Saturday, December 16, 2006

Fen Country - Edmund Crispin

First published 1979; cover shown is a 1986 reprint from Penguin Books (UK).

Fen Country is a collection of 26 of Crispin's short mystery stories, most written in the 1950s. Many of the stories feature Gervase Fen, the eccentric Oxford don/amateur detective who starred in eight acclaimed novels written over several decades, including The Moving Toyshop (1946) and The Case of the Gilded Fly (1944).

A Case in Camera, in which a country police superintendent will be forced into early retirement if he continues to insist that the perfect alibi of a suspect in a murder case isn't so perfect, was one of my favourites from the collection, as was The Pencil, a brilliant "twist in the tale" story in which a professional killer unwittingly causes his own death.

My clear favourite was a 1969 story titled, We Know You're Busy Writing, But We Thought You Wouldn't Mind If We Just Dropped in for a Minute. The narrator is a crime fiction writer living in a small cottage in Devon. Working from home, he is constantly being interrupted by the telephone, the doorbell, his housekeeper... By midday he has only managed to write one paragraph, and when the doorbell rings once more it seems that the narrator has finally had all he can take. What follows is a little predictable, but still very much worth reading.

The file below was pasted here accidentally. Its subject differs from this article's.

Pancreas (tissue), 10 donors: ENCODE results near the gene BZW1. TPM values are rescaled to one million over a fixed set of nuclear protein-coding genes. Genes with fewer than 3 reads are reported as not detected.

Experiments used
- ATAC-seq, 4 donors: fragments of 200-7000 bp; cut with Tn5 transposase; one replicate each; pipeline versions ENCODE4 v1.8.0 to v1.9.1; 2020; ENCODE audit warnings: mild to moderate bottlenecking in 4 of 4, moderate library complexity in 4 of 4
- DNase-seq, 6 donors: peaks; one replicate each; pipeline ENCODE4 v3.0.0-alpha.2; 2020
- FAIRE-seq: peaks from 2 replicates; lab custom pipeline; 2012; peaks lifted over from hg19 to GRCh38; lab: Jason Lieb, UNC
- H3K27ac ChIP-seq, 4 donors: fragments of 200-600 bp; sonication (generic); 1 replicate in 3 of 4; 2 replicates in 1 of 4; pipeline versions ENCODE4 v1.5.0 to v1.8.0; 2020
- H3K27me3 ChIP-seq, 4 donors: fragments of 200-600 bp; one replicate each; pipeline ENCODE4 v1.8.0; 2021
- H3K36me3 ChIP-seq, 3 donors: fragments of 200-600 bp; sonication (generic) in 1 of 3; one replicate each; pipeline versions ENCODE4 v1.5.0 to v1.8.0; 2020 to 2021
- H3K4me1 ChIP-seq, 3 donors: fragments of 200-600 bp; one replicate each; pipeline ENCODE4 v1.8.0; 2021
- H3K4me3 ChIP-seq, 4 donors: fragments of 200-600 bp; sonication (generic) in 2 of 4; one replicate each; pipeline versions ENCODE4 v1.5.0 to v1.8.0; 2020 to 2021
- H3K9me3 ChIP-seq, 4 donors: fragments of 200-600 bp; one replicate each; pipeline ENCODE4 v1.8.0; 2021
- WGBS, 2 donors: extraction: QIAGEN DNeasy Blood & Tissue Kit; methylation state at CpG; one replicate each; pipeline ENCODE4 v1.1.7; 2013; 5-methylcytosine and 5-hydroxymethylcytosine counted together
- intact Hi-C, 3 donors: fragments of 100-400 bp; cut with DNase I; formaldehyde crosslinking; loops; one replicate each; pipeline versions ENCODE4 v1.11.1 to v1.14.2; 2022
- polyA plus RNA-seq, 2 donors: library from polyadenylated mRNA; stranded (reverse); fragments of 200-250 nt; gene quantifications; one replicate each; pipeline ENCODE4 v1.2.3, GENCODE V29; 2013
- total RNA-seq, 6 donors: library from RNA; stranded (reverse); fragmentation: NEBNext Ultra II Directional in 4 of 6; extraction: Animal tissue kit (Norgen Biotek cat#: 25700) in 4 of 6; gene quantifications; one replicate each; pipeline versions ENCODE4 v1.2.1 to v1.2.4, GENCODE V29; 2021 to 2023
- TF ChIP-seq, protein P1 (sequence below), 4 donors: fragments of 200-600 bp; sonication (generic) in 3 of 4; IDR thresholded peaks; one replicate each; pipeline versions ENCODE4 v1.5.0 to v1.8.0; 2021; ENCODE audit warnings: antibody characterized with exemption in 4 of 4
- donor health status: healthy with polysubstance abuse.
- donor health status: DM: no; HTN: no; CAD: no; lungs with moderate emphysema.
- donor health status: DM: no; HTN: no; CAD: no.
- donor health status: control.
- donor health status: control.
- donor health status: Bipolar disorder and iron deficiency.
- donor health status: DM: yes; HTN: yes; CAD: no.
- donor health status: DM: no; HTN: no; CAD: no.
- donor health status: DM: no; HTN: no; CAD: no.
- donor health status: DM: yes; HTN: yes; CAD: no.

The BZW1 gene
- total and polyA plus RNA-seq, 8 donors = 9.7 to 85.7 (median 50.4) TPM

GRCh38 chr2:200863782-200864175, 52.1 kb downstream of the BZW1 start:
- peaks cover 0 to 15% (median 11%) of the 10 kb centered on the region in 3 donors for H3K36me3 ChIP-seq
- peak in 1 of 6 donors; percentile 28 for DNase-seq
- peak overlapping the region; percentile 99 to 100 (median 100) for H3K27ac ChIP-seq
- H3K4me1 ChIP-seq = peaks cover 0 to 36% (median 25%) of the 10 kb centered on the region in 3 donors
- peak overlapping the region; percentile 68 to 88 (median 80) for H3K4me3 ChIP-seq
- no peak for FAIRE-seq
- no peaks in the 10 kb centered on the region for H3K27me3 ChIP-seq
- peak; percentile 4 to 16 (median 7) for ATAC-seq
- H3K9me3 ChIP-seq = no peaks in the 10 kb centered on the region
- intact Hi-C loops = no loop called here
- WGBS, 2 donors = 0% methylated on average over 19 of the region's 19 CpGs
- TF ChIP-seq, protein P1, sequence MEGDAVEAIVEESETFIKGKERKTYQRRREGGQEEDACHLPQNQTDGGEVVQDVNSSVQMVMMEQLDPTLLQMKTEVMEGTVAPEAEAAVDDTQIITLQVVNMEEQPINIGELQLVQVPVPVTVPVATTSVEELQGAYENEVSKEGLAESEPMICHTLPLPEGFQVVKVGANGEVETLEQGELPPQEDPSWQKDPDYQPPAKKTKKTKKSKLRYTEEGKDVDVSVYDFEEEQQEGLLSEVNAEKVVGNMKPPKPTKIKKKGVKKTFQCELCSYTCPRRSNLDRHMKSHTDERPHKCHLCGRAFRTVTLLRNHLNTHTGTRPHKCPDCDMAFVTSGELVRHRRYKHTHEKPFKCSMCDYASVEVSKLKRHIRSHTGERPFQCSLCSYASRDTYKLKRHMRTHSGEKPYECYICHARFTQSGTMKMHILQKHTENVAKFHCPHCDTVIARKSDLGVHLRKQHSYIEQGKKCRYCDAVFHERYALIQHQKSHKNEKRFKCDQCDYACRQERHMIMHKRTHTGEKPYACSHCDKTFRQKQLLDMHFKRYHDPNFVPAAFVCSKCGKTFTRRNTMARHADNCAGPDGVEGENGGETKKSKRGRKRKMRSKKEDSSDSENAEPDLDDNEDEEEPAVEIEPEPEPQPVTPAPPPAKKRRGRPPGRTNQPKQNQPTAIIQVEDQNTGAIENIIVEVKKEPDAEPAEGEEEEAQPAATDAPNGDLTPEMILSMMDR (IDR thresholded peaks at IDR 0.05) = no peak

Edmund Crispin (b. 1921) was the pseudonym of Robert Montgomery. He wrote in a very upmarket, witty style, with his many short stories displaying his great skill at writing. Like Hemingway he didn't "pad" his stories out, keeping description to a minimum. Crispin died in September, 1978.

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